Victoria Day celebrates the birth of Queen Victoria on Monday, 24 May 1819.
It is celebrated in both Scotland and in Canada.
In practice, it is treated as falling on the Monday before the 25th May, which means anywhere from the 18th to the 24th of May.
If the 24th of May in any given year doesn’t fall on a Monday, it is always moved to the nearest weekend in order to give people the Monday off.
In Scotland, it is celebrated in parts of Scotland (Dundee, Edinburgh, Paisely and Perth) as a “local” holiday. Schools close, but banks, stores and government offices remain open.
In Canada, it is a larger holiday. It is a federal holiday across the county.
There are fireworks to celebrate in most municipalities. Some families will also hold their own backyard fireworks.
It is also treated as the official birthday in Canada of whichever monarch is currently reigning. Some cities hold parades, and have 21 gun salutes.
Victoria Day is considered the first long weekend of the summer and the start of the summer social calendar — camping, barbeques, boating, sports, picnics, etc. From Victoria Day to Labour Day, white clothes may be worn. (Clothing worn in the fall and winter was referred to as “your winter whites.”)
Other essential ingredients of the holiday, besides beer, are the first summer salads, devilled eggs, grilled foods, etc, along with desserts such as pies and cakes.
This long weekend is also referred to as the “2-4” or “two-four” weekend. A “2-4” in Canada is a phrase used to refer to a case of 24 beers, which is associated both phonetically and as an essential ingredient of this long weekend. Modernizers have attempted to rename or abolish the holiday, but Canadians still seem quite fond of its quirky associations, particularly perhaps the first case of summer beer.
The holiday in the French province of Quebec has been celebrated under other names. In the latter part of the 1900s, it was named after Dollard des Ormeaux, a minor character from Quebec history. Later in 2003 it was renamed in Quebec to “National Patriots’ Day” to include more Quebec heroes.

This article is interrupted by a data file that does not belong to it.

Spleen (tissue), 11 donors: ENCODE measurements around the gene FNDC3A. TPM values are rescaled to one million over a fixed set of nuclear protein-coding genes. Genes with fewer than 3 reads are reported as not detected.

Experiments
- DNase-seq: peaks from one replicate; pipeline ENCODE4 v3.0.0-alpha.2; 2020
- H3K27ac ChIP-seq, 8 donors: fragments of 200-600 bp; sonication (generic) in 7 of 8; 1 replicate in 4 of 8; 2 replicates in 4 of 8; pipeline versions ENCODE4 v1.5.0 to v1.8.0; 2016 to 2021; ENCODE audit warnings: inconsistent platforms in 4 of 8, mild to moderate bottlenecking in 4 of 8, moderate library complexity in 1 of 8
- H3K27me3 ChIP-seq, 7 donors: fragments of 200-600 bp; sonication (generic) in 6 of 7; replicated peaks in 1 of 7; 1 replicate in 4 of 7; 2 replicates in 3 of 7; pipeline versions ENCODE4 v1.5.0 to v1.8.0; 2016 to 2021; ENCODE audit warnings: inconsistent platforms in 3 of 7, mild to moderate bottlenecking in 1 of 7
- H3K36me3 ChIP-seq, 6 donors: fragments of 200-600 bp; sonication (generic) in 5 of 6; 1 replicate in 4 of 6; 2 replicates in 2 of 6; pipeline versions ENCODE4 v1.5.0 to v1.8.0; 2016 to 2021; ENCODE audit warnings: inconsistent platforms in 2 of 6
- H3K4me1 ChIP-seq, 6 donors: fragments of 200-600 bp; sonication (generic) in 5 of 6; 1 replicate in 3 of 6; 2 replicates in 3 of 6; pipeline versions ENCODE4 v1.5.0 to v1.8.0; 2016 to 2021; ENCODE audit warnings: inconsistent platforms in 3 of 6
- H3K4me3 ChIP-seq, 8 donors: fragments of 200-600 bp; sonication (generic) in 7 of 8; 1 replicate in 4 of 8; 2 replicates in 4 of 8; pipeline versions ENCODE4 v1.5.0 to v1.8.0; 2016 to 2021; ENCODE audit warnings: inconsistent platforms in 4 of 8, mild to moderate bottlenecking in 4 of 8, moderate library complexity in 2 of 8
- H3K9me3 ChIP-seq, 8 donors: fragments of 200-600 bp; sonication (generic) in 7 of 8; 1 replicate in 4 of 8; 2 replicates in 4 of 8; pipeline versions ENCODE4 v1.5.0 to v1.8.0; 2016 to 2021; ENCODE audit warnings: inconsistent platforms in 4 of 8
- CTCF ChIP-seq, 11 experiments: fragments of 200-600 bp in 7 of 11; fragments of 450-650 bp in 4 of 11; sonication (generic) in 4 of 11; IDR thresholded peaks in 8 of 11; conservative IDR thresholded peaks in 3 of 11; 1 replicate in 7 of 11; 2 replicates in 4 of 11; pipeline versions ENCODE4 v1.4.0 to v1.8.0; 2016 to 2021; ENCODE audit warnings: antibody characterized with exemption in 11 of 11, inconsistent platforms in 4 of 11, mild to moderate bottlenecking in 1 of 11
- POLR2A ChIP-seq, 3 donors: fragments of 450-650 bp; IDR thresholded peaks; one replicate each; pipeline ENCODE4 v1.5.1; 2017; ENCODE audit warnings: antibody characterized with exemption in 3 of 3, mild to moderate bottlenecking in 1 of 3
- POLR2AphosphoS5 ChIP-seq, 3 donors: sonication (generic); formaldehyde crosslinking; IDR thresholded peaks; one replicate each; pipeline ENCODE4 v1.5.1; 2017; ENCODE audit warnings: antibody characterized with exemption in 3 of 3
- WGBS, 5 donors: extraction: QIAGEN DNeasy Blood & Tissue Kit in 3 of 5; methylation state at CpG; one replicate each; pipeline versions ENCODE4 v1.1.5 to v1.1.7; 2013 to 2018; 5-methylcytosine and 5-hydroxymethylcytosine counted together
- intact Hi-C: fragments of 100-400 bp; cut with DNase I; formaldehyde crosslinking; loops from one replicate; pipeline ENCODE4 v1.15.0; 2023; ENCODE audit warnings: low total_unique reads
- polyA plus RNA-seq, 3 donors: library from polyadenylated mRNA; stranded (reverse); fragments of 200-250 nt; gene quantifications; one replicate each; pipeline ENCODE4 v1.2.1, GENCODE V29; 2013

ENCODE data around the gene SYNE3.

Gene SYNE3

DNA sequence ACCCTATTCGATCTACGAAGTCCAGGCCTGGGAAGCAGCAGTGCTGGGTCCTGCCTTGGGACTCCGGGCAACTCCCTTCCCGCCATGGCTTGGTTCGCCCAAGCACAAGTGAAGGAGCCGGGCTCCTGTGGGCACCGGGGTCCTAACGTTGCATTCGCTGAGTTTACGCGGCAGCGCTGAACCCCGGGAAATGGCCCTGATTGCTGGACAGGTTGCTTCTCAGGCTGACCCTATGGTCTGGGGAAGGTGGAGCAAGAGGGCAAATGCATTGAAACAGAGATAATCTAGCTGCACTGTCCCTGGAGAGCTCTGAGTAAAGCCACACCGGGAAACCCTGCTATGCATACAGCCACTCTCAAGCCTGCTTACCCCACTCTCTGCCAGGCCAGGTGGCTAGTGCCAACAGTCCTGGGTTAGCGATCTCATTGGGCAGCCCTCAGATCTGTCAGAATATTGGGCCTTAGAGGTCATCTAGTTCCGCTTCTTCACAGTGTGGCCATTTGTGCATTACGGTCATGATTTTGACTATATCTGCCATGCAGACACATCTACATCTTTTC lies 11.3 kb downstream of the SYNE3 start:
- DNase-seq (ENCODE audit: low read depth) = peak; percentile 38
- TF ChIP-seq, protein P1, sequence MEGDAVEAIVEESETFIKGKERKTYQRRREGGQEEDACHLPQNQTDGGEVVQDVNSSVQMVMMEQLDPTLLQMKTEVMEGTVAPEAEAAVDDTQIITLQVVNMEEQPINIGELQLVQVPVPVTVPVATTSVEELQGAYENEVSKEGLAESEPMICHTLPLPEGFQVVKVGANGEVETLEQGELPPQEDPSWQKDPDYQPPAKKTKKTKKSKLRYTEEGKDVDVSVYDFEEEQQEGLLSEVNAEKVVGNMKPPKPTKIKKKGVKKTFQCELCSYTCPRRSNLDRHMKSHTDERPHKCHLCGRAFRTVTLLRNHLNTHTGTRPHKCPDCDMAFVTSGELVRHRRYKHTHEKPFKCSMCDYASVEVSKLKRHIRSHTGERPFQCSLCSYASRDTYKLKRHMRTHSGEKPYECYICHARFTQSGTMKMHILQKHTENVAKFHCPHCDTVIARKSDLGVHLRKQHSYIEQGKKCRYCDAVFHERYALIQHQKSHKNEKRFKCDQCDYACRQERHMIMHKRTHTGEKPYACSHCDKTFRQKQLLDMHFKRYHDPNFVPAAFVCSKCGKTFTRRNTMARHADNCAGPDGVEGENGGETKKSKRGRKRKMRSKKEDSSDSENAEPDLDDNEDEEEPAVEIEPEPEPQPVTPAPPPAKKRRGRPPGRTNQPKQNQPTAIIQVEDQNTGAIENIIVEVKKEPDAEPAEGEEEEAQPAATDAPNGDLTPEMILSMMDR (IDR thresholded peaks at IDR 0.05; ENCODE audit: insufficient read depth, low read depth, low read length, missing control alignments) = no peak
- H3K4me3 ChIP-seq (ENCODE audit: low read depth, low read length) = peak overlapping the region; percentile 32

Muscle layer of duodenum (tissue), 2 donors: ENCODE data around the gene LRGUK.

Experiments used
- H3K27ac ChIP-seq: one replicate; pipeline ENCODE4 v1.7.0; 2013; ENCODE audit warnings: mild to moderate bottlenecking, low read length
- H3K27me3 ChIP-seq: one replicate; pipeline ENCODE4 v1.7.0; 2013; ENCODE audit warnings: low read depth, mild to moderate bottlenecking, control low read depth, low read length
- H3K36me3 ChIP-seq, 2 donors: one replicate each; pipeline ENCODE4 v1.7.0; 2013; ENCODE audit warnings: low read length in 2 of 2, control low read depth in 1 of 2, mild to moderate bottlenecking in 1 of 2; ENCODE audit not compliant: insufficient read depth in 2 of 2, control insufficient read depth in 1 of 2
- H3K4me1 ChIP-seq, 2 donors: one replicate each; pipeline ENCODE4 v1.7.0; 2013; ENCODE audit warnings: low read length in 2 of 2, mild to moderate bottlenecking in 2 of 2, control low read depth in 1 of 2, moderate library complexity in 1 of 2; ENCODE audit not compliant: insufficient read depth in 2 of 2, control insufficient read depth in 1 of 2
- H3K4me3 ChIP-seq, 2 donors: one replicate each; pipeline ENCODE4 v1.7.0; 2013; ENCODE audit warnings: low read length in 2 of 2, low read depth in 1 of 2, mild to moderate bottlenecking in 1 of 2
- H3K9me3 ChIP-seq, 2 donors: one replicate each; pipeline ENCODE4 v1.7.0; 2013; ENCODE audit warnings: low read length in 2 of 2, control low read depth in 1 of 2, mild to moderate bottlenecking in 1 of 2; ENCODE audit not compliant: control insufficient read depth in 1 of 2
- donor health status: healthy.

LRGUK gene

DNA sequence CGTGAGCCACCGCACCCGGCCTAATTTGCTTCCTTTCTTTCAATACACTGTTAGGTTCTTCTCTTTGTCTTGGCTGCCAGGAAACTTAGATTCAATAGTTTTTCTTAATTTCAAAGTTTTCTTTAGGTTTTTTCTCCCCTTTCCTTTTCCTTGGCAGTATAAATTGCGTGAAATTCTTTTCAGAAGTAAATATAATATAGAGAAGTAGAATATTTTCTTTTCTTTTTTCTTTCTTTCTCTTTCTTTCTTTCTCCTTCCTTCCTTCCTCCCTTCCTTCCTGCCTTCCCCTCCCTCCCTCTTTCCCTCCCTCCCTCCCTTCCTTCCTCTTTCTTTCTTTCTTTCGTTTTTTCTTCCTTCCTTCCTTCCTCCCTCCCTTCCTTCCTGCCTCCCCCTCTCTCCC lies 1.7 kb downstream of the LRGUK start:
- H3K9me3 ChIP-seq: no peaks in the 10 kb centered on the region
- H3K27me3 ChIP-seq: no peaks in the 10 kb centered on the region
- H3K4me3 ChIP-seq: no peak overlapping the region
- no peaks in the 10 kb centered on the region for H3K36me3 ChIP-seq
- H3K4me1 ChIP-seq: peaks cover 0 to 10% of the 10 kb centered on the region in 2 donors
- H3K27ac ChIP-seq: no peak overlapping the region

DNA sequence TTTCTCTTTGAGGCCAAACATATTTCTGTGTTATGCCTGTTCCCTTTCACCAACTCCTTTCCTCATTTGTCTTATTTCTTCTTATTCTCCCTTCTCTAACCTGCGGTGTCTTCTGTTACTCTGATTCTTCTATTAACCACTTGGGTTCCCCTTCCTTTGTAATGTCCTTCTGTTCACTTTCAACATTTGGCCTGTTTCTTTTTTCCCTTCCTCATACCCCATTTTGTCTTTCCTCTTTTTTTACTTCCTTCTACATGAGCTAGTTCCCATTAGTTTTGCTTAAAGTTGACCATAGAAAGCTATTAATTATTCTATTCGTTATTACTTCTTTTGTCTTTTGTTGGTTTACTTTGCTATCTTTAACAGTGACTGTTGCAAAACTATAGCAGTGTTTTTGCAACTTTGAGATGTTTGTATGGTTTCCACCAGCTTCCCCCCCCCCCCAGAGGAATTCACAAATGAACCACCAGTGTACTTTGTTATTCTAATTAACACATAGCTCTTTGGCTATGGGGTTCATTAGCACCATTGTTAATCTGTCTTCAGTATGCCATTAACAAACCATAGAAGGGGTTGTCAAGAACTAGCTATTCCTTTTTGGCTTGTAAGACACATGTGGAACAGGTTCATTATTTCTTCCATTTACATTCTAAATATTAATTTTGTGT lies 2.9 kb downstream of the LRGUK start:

Victoria Day, along with Butter Tarts, are two quirky cultural things that as far as we know, only Canada and Scotland share.
Victoria Day has been a national holiday in Canada, with the day-off work, since 1897. Reputedly, a Mrs Clementina Fessenden of Hamilton, Ontario, was the driving force behind establishing it as an official holiday in Canada.
Literature & Lore
“The 24th of May (celebrated in Canada yearly on the last Monday before May 25) is the first of the much-anticipated summer long weekends – Queen Victoria’s birthday. It is celebrated with gusto – cottage openings, the first dip in the lake, fireworks and, of course, all sorts of al fresco dining, whether barbecues or picnics, to be shared with friends and family.” Main, Jan. Celebrating Victoria Day with food. Toronto, Ontario: Beach Metro Community News. 20 May 2016.
A Victoria Day parade has been held in Victoria, BC since 1898. Sometimes, up to 30 American marching bands take place in the parade. “For many U.S. bands, the lure of Monday’s parade is its Class A status. Points gained here help qualify them for such prestigious marches as Pasadena’s Rose Bowl parade.” Giant Victoria Day Parade takes over Douglas St. Victoria, BC. Times Colonist. 21 May 2007.
Victoria Day has been the traditional day in Canada for fireworks. In many communities the day ends in a large display in a public space, where people gather to view the display.
Fireworks at other times of the year, such as Canada Day, are a more recent innovation, though fireworks at Victoria Day are still expected and put on by many communities of all sizes.
People will also buy their own fireworks for their own private backyard displays.
References [ + ]
|1.||↑||Main, Jan. Celebrating Victoria Day with food. Toronto, Ontario: Beach Metro Community News. 20 May 2016.|
|2.||↑||Giant Victoria Day Parade takes over Douglas St. Victoria, BC. Times Colonist. 21 May 2007.|